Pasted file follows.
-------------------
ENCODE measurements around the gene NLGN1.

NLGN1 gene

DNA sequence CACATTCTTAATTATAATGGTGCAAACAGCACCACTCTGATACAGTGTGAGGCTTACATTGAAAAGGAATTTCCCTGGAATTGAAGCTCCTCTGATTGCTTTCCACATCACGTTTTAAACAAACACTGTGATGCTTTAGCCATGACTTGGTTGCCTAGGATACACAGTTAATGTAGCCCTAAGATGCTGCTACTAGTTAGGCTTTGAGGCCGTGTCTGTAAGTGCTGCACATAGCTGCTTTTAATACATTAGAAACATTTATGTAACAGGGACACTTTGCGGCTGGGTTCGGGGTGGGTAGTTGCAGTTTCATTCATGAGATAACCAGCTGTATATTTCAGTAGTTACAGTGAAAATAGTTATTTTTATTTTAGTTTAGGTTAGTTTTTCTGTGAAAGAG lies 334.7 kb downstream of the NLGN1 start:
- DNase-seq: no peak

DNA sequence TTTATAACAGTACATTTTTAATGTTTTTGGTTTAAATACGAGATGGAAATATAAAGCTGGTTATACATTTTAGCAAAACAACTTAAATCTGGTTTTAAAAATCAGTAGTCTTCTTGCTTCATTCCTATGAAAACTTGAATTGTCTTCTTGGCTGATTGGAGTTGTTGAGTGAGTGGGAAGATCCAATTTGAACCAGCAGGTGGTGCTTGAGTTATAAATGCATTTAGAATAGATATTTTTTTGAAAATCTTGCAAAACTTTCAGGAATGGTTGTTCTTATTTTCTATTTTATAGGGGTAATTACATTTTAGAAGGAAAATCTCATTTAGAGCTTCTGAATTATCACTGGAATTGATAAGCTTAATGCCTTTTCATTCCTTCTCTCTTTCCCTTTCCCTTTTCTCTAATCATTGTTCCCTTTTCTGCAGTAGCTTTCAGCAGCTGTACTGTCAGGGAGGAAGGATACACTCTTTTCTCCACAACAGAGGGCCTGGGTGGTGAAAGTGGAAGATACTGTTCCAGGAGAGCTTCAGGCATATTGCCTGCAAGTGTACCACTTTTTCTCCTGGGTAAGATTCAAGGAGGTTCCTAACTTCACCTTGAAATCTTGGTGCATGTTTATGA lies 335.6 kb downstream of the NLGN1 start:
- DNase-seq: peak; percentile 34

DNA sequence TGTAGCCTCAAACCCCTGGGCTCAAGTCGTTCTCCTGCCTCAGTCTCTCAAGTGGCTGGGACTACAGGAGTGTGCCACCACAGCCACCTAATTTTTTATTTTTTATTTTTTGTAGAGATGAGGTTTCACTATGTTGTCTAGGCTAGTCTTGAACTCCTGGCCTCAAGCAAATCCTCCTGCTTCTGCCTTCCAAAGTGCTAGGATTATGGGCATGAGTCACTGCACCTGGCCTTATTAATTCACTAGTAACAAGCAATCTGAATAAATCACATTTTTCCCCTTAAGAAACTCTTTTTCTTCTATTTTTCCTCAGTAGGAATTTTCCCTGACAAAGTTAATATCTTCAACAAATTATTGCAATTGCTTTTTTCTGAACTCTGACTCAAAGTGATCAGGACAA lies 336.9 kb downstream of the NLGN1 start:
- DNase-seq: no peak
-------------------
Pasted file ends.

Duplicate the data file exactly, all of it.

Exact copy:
ENCODE measurements around the gene NLGN1.

NLGN1 gene

DNA sequence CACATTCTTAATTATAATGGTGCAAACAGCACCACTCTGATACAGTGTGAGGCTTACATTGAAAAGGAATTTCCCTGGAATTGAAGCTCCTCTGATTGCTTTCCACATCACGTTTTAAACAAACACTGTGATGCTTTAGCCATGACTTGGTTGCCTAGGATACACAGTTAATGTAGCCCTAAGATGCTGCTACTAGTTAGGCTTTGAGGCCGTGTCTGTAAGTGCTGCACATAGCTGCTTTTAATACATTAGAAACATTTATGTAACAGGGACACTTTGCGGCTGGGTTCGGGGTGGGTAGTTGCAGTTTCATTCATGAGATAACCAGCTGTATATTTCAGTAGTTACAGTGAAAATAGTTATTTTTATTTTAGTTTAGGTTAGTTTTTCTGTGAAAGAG lies 334.7 kb downstream of the NLGN1 start:
- DNase-seq: no peak

DNA sequence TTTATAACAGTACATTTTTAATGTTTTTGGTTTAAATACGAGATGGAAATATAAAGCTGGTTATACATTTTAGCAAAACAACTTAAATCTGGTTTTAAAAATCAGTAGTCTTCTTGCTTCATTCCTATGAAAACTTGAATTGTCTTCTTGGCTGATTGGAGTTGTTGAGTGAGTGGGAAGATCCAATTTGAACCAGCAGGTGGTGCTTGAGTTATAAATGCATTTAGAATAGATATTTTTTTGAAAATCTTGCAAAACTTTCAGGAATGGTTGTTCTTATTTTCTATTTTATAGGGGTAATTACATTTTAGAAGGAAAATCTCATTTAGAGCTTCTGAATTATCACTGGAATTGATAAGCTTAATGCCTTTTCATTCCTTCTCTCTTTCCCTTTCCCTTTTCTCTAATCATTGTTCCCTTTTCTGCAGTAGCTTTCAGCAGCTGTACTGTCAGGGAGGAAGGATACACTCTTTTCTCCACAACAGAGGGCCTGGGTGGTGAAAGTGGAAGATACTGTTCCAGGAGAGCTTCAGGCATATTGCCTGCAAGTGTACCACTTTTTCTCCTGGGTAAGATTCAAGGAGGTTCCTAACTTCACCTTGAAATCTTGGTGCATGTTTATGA lies 335.6 kb downstream of the NLGN1 start:
- DNase-seq: peak; percentile 34

DNA sequence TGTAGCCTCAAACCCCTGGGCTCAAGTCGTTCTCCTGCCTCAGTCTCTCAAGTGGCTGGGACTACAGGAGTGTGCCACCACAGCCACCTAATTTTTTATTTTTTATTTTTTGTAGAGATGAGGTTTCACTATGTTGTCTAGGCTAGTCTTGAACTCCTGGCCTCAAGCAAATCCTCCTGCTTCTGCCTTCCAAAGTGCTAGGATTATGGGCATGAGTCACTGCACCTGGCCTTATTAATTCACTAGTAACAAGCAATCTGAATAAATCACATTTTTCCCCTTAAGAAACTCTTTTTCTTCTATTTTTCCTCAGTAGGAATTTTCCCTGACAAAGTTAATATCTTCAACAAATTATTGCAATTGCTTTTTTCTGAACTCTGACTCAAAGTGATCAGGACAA lies 336.9 kb downstream of the NLGN1 start:
- DNase-seq: no peak